Life Style

Benefits and Maintenance of Hornbeam Hedges

Hornbeam Hedge is also known as Avenbok, and it is a semi-green species. These plants hold their leaves through the winter months that turn into rich autumnal shades. It boasts green catkins in late spring and autumn, turning into fruits that wildlife loves. They look similar to the beech hedging, but the Hornbeam has deeper veins and serrated edges. Avenbok plantations can even tolerate poorer growing conditions, and they are resilient as well. Poor growing conditions are high winds, shade, wet soils, and clay soils. Nevertheless, this Avenbok can grow around 20-40 cm each year, and you can even maintain it between 1-5 meters. 

Hornbeam hedge works equally well as a single-species hedge. It works when combined with another native hedging. Avenbok is a space saver also. Hornbeam hedges are available in all root types. You can even purchase it as a pot grown, cell grown, root balls, bare roots, and instant hedging. Keep reading to know the benefits of Hornbeam hedges and how to maintain them. 

Benefits of Hornbeam Hedge

Hornbeam hedge benefits the environment and even future generations. However, every plant is beneficial to the environment, and so is Avenbok. Many researchers acknowledged Hornbeam’s various uses. The glossy green foliage of the Hornbeam turns a coppery color in autumn. So, they show seasonal interest by doing so. 

The ideal height of the Hornbeam is up to five meters. It makes a suitable privacy screen that reduces wind and noise entering your garden. Hornbeam hedge is an excellent single species hedge. But it is also true that it combines with other species because of being a member of a native feature. Another benefit of this Hornbeam hedge is that you can trim this species into several shapes and keep it tidy for a formal aesthetic. A planter can leave this plant to grow into a bushy form. Its bushy form gives a naturalistic look and looks excellent. 

The deciduous and the rusted leaves that it holds provide cover to the plant in the winters. 

Hornbeam hedge is wildlife-friendly. Its thick and dense foliage makes a perfect nesting site. In addition, the leaf holding of the plants in winter offers them a secure and safe habitat for wildlife in winters. In the spring season, it produces long catkins, which turn into small fruits feeding heaps of British birds. This Hornbeam is available in root types, as addressed earlier. It is excellent for clay and wet soils and will thrive in fully shaded areas. These plants can withstand windy sites, but Carpinus Betulus is not suitable for the coastal position.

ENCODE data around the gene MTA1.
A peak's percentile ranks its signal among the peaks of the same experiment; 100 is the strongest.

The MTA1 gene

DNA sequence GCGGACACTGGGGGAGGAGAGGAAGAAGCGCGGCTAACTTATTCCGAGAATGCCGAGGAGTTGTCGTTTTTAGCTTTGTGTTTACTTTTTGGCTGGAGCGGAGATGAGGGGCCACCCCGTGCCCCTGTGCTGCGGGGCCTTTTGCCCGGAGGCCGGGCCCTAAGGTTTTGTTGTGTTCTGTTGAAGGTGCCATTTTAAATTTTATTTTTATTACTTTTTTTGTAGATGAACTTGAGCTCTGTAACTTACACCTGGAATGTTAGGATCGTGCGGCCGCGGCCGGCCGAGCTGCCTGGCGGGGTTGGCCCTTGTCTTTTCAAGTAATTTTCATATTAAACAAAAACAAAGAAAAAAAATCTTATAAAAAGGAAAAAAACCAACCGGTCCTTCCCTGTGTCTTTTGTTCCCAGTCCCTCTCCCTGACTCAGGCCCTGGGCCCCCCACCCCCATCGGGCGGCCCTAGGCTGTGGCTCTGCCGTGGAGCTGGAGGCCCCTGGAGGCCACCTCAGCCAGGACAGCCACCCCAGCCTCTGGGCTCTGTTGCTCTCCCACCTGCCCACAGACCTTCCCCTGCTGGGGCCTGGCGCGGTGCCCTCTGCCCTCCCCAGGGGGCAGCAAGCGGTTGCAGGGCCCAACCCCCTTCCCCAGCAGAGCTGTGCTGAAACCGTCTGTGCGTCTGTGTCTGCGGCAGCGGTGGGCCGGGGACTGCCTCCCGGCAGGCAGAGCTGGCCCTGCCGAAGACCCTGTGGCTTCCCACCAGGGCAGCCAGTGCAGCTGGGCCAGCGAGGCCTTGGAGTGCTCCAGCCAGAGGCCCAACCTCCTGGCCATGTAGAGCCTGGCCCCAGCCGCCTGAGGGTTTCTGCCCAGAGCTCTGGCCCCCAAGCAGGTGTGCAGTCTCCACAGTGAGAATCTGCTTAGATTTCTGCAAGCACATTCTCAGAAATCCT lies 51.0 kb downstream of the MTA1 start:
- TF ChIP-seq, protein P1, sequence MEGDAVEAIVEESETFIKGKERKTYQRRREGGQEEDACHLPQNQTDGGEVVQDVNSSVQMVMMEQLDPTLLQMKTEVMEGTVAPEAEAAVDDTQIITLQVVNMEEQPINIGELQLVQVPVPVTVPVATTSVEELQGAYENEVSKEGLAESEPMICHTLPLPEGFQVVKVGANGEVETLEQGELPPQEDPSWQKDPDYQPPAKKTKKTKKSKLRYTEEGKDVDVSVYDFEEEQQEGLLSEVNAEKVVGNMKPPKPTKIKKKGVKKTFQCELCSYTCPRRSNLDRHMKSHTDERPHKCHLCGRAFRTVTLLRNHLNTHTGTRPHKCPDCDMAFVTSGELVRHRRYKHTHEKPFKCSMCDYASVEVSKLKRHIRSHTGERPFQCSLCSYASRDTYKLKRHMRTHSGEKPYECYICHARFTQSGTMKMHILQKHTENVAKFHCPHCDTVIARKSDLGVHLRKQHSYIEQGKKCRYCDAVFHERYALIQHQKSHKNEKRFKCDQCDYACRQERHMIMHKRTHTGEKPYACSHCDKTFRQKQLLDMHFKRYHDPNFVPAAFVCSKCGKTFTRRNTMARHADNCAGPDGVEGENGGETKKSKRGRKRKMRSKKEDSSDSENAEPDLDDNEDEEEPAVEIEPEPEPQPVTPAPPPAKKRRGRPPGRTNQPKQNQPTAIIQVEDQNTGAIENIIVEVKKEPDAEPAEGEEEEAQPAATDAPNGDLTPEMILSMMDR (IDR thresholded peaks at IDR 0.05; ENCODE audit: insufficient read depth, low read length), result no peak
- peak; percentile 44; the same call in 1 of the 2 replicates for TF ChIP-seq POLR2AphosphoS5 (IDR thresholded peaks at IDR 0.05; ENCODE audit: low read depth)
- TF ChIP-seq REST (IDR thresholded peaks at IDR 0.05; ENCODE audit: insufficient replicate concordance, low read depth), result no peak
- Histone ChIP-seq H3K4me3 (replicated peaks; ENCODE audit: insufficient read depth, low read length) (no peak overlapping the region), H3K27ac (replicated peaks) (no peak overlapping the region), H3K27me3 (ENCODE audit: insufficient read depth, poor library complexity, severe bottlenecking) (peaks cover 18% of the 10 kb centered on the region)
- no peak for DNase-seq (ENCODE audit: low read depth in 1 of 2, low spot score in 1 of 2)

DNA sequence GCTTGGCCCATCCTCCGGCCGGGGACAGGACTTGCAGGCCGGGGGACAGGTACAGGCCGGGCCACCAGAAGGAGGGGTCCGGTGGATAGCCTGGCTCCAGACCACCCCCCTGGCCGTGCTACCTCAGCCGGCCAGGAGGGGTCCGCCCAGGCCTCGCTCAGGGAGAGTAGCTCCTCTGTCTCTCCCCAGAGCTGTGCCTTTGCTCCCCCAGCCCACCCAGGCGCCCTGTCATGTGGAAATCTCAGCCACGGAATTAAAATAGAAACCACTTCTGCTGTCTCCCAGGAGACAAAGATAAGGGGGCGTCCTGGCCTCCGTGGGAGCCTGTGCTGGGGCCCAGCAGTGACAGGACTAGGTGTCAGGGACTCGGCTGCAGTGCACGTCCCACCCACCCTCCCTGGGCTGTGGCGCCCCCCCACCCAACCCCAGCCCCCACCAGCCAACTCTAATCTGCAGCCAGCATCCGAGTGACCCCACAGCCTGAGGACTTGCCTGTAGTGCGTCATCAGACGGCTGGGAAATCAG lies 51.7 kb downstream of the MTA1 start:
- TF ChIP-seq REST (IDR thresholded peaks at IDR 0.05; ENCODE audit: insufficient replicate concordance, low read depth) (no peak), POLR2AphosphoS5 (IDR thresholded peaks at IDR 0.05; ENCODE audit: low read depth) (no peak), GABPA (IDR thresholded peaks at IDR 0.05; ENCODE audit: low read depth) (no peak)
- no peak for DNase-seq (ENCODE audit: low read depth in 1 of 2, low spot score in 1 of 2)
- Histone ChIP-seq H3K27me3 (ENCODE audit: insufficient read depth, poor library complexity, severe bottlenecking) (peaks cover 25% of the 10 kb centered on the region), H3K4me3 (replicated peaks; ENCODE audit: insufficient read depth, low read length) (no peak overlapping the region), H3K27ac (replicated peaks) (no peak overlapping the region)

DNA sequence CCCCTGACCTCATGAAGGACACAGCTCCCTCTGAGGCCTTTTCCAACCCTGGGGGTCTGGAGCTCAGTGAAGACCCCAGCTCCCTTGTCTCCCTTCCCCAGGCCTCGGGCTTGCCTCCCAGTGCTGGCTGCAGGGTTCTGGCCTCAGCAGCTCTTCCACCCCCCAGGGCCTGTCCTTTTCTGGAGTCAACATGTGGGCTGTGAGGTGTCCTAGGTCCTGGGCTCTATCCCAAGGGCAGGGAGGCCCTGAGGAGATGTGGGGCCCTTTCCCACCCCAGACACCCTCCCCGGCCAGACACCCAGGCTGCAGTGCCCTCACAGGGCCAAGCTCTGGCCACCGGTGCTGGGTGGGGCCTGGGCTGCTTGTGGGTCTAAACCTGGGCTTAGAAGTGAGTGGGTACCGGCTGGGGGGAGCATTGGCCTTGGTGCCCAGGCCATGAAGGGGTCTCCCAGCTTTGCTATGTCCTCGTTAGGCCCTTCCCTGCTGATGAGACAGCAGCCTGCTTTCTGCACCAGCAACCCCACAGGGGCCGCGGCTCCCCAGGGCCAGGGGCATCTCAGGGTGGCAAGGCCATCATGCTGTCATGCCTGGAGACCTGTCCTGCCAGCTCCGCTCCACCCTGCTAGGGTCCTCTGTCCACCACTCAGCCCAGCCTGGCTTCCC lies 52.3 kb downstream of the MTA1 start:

Maintenance of Hornbeam Hedge

Formal hedges: These are the tidily clipped boundary type hedges. They comprise a single species, for instance, Hornbeam or Beech hedge, Privet, Thuja, etc. On formal hedges, you create a narrow shape at the top. It allows light to extend to the bottom of the hedge. Along with that, it reduces the chance of snow damage. A formal hedge has a depth of up to 60 cm and usually needs cutting twice a year for maintaining the depth. 

You will need to use a string tied between two canes to guide the cutting. A template cut out of cardboard can also assist you in forming the right space. You will have to cut the hedges twice in winter and then in midsummer if it is deciduous. Hedges that are evergreen should be pruned late in the summer or late in the spring.  If it is yew, then cut it once only during summer. 

Informal hedges: Informal hedges have freedom in comparison to formal hedges. It displays its natural growing habitat. Few categories of these hedges are Dogwood, Pyracantha, Escallonia, Hazel, etc. These plants can be pruned to become shrubs when they reach their maximum height. But it also depends on their flowering time. Only once a year should this be done, and making sure that the size is accurate is essential.

Final Thoughts

Hornbeam hedges are the native species that attract people with their foliage. It can withstand an abundance of hindering planting sites. The Latin name of the plant is Carpinus Betulus. People mistakenly get confused between the Beech hedges and the hornbeam hedge. It happens because both the species have the same appearance. However, you can distinguish it with the deeper veins of these species. The growth rate of the Hornbeam is quite slow and can reach a height of about 6 m. When it becomes a fully grown plant, it can measure 25m×20m, and in 20 years of life, it will be about 11m×6m. However, those plants at their young growth stage have a pyramidal shape but become rounded as they mature. These species grow in partial shade or full sun. The most important aspect is that it is suitable for any soil. The hornbeam hedge prices differ according to the height and everything else. So, you can also plant them in your garden as they have too many benefits. I hope the blog helped you in learning about the Hornbeam hedges.

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